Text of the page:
‘King of the Honkers’ Still Going Strong

big jay

Big Jay McNeely made some of the biggest waves on the 1940s R&B scene with his screaming tenor sax and still reigns supreme

His mighty tenor sax squawking and bleating with wild abandon, Cecil “Big Jay” McNeely blew up a torrid R&B tornado from every conceivable position — on his knees, on his back, being wheeled down the street on an auto mechanic’s “creeper” like a modern-day pied piper. As one of the titans who made tenor sax the solo instrument of choice during rock’s primordial era in the late 1940s, McNeely could peel the paper right off the walls with his sheets of squealing, honking horn riffs.

Big Jay had been retired from full-time music for 20 years, but in 1983 he returned to performing and hasn’t looked back. He is still tearing it up at venues around the world and knows how to delight and entertain an audience of any size, from small clubs to stadium crowds. He speaks here with Linda A. Rapka about his incredible musical career.

You became known as “the king of the honkers” as much for your skill on your instrument as for your flamboyant stage presence.
“I first started playing in Clarksville, Tennessee, a small little country town down south. People didn’t respond to our music. After intermission I was trying to figure out what I could do, so I got on my knees and laid on the floor. The crowd went wild. After that I said lemme try this again. I laid down anywhere I could get the suit clean the next day. When I got to L.A. a couple sax players started copying my act.”

You also have a pretty unique looking horn on stage.
“I got my horn took to shop and told him fix it up with black light fluorescent paint. I’d put on white gloves and turn off the lights, and all you could see was my glowing sax and gloves. I used to get two horns, one painted and one not, when I did my act I would change saxes. For another horn, a friend painted the keys and had the bell sprayed. The horn that I recorded with in 1949 is on display at the Experience Music Project museum in Seattle, in the same room as Jimi Hendrix’ guitar and Eric Clapton’s hat.”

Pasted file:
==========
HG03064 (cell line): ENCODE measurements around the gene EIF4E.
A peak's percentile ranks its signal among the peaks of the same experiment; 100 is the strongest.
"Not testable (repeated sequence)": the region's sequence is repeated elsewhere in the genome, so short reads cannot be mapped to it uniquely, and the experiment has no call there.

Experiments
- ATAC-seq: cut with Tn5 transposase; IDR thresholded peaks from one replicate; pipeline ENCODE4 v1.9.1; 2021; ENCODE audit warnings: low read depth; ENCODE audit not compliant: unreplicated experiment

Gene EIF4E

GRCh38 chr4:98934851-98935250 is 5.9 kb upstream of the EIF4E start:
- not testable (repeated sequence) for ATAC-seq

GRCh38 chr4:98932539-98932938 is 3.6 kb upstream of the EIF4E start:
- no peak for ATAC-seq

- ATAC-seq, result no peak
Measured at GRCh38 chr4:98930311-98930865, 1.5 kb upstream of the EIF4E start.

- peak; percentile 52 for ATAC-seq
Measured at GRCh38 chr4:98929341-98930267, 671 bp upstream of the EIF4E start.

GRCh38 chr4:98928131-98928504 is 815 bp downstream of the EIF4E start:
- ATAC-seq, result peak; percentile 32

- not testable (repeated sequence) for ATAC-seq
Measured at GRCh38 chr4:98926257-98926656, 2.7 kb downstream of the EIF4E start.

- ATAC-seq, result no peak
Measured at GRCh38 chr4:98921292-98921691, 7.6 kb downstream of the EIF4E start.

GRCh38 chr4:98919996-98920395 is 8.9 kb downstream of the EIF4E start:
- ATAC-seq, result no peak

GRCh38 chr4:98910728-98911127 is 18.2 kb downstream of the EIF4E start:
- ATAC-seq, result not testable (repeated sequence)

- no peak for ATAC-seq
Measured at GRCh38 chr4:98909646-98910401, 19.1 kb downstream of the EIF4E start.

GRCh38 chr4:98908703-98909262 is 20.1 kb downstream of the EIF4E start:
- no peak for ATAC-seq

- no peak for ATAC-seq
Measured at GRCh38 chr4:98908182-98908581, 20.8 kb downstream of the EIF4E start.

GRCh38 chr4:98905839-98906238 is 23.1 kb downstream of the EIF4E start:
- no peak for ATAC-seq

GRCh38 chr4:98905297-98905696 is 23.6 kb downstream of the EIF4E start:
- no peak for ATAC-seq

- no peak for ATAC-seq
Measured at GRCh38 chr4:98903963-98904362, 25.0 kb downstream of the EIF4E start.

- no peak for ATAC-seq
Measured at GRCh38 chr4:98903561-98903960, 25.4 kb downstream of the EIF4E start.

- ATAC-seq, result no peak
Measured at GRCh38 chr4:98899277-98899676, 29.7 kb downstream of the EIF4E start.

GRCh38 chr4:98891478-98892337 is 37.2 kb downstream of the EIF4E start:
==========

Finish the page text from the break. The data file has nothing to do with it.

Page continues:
In May you were inducted into the Blues Hall of Fame in Memphis.
“It’s kind of funny how it happened. I recorded with a kid in Cologne, Germany, in a rockabilly band. They sent my CD to the Blues Hall of Fame and they decided to induct three saxophone players.”

Your songs have been covered by the likes of B.B. King, Etta James, Albert King, and Gene Vincent. Do you have a favorite cover?
“B.B. King did his comedic version of ‘There is Something on Your Mind’ with Etta James. That one sold more than the original version.”

What are you working on now?
“I’m flying to France July 1 to play in Paris. I still do a lot of rockabilly festivals. One festival I did in Melbourne in 2010 had 14,000 people! I still record. I have my own label now and have been recording a lot of stuff. I did ‘Cherry Pie’ with Dana Gillespie, and some albums in Cologne. I did a country album, ‘Welcome to California, Now Go Home.’ I’ve done some electronic stuff called the Engenius, totally different than what people would think I’d do.”

That’s quite a departure from your jazz roots.
“I also just did a thing on tribute to Jack White, ‘Rockin’ Legends.’ He covered ‘I’m Shakin’’ and I do a version with Nik Turner. The Cleopatra label did a tribute to him that got 15 artists, and I’m track two on the album.”

What advice do you have for musicians?
It all depends on what you want to do. They should study and learn as much as they can about the music. When you study then you’re able to deal with any situation you come up on.

This famous photo by Bob Willoughby perfectly captures one of Big Jay McNeely’s historic performances, wailing on his back on stage to an audience of frenzied young fans, taken at the Olympic Auditorium in Los Angeles, 1951. Photo by Bob Willoughby/courtesy of Big Jay McNeely